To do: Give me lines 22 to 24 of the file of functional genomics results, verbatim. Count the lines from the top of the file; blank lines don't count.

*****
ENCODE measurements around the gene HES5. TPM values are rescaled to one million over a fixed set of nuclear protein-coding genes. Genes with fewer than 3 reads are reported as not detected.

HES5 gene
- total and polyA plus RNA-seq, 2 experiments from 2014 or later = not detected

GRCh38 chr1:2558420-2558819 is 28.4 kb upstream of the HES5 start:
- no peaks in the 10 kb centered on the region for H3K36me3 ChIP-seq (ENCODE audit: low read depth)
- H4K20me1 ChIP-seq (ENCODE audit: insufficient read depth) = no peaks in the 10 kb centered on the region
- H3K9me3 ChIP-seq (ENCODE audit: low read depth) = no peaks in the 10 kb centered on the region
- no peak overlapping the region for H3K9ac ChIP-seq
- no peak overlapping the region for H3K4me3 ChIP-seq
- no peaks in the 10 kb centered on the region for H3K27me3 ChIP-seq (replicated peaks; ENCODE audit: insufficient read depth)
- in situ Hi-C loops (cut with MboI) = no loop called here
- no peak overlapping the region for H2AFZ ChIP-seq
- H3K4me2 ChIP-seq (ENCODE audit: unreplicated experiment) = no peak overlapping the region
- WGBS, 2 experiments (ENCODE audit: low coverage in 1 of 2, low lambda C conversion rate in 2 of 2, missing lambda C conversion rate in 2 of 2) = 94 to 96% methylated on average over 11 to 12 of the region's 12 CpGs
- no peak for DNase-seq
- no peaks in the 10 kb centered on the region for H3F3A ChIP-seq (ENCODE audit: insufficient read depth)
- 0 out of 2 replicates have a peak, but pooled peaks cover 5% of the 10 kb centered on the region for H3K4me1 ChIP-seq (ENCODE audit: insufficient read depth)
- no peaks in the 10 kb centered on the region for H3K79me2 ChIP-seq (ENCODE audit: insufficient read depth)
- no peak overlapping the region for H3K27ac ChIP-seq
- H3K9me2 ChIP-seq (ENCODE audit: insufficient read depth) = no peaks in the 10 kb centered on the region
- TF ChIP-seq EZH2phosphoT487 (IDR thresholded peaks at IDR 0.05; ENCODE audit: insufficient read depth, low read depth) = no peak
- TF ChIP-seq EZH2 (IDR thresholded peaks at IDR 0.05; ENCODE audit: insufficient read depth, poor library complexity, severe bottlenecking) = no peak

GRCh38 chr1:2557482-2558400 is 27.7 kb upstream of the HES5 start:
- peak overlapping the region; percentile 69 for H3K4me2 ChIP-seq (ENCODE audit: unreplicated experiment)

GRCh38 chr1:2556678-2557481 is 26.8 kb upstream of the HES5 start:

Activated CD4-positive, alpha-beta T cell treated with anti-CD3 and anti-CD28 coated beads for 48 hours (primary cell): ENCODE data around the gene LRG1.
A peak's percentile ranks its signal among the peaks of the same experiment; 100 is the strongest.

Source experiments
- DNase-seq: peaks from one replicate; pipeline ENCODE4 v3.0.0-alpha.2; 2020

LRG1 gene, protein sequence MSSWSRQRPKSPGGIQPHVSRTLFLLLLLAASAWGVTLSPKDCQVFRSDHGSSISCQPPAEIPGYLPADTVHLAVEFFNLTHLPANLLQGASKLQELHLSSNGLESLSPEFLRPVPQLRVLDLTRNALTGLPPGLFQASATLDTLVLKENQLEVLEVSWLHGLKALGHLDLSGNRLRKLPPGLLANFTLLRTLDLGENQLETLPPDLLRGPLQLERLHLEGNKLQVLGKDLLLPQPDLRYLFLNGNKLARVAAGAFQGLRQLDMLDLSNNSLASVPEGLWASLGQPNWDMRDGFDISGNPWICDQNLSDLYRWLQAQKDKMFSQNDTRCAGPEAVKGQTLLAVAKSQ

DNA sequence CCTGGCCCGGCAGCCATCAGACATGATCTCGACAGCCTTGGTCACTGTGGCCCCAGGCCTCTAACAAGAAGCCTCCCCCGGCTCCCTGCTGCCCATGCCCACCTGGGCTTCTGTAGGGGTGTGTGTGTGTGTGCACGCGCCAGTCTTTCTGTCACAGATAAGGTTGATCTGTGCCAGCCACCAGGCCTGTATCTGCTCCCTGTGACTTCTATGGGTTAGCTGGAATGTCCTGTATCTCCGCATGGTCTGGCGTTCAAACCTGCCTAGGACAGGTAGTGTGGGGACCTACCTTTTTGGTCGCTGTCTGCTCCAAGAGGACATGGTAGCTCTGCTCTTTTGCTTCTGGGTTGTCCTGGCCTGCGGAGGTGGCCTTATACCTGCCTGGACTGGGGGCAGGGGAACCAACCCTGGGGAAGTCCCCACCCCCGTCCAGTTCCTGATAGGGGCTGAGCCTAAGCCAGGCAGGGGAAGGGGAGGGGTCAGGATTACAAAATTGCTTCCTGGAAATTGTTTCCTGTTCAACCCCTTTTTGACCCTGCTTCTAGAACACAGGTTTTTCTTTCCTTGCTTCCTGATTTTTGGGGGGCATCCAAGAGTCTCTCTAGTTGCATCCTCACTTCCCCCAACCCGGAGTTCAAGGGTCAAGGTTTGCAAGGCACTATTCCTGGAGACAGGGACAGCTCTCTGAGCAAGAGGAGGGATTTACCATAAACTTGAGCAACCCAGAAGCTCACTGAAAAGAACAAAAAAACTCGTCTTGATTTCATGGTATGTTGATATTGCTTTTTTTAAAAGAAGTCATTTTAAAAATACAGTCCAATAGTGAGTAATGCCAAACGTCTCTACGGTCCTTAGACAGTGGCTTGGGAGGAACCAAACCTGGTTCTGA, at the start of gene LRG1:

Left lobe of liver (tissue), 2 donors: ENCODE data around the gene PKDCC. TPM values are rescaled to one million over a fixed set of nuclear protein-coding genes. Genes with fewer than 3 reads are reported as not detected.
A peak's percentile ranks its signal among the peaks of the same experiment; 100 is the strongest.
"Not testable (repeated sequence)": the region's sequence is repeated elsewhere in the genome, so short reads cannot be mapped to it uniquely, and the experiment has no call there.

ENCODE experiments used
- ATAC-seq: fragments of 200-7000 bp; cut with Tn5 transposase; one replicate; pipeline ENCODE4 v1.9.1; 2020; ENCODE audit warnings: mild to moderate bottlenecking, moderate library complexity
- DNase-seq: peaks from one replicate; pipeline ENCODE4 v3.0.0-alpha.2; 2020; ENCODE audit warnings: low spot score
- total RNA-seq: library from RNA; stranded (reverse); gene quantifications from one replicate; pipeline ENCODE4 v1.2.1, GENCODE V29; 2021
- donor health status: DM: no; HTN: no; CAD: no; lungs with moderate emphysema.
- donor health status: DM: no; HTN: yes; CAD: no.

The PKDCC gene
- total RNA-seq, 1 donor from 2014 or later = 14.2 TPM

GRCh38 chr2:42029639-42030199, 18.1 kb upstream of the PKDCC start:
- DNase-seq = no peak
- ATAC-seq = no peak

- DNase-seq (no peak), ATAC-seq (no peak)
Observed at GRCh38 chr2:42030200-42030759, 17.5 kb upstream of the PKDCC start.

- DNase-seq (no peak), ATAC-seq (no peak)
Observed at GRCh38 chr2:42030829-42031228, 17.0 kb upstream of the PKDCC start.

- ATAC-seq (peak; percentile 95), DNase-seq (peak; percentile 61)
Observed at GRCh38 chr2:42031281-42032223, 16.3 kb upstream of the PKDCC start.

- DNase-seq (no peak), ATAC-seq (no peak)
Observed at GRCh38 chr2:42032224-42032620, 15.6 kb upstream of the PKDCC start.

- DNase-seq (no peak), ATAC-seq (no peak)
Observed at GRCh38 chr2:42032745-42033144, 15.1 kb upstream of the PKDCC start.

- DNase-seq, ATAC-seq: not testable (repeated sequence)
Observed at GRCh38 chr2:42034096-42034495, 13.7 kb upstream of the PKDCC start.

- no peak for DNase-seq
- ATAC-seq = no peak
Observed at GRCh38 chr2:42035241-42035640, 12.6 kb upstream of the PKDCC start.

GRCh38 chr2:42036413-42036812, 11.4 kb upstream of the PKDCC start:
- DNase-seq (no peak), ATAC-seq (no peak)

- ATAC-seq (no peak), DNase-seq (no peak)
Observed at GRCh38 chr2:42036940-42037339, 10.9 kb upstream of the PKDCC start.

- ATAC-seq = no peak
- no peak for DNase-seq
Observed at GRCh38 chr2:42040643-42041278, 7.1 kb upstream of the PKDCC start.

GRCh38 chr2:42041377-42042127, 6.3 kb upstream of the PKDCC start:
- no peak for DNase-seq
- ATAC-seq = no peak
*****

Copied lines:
- TF ChIP-seq EZH2 (IDR thresholded peaks at IDR 0.05; ENCODE audit: insufficient read depth, poor library complexity, severe bottlenecking) = no peak

GRCh38 chr1:2557482-2558400 is 27.7 kb upstream of the HES5 start:
- peak overlapping the region; percentile 69 for H3K4me2 ChIP-seq (ENCODE audit: unreplicated experiment)